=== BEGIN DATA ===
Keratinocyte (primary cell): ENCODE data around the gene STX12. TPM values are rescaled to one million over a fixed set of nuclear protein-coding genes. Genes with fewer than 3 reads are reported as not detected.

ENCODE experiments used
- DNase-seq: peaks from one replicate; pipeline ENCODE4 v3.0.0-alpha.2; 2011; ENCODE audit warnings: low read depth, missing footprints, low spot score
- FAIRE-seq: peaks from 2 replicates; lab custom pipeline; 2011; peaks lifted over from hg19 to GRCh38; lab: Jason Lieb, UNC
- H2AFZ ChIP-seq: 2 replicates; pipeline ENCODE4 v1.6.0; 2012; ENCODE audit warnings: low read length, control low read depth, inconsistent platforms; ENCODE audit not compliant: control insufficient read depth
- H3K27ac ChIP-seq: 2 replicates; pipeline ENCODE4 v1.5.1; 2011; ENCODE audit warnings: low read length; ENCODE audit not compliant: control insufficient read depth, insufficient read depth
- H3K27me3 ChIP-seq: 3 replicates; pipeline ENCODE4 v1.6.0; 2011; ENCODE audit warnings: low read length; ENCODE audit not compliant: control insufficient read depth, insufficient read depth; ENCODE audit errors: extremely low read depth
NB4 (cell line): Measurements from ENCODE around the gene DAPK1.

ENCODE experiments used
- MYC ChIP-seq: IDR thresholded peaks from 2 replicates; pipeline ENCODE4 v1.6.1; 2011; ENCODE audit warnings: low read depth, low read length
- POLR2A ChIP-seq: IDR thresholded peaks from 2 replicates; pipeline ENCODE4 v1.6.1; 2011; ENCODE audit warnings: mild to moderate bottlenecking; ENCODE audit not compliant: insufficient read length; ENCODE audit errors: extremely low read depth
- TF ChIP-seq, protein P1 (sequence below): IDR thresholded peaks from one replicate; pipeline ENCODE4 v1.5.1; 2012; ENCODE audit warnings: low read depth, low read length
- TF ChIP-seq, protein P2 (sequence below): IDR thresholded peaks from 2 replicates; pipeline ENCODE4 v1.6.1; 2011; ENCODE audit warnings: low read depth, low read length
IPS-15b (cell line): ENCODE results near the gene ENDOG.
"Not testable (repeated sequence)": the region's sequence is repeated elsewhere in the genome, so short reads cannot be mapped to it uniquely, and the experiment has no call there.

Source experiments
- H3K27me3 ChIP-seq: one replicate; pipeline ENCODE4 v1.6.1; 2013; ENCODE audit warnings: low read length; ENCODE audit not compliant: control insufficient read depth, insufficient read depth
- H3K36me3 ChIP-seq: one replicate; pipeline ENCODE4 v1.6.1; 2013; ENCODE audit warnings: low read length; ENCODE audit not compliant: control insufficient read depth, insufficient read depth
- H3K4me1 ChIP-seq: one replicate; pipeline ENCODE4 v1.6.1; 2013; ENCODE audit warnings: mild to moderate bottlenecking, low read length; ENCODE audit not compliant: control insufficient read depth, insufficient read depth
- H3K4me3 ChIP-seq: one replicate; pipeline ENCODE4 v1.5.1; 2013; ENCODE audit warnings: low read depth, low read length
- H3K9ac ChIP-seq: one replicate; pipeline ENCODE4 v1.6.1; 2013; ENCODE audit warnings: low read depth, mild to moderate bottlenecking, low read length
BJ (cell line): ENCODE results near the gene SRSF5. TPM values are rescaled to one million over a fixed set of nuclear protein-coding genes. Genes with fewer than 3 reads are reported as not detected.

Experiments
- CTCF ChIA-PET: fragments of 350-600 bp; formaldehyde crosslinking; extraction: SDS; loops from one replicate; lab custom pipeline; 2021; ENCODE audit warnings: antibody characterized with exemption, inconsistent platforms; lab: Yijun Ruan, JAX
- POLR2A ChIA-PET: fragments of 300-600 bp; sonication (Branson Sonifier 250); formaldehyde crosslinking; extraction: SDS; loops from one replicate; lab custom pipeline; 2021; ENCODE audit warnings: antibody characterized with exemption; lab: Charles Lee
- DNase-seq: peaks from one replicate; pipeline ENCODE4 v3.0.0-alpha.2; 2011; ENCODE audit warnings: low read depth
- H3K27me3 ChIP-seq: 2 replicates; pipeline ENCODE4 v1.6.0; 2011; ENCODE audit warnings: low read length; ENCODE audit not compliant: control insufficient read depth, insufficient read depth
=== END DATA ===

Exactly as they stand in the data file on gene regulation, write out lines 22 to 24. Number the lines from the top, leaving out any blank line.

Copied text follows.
BJ (cell line): ENCODE results near the gene SRSF5. TPM values are rescaled to one million over a fixed set of nuclear protein-coding genes. Genes with fewer than 3 reads are reported as not detected.

Experiments
- CTCF ChIA-PET: fragments of 350-600 bp; formaldehyde crosslinking; extraction: SDS; loops from one replicate; lab custom pipeline; 2021; ENCODE audit warnings: antibody characterized with exemption, inconsistent platforms; lab: Yijun Ruan, JAX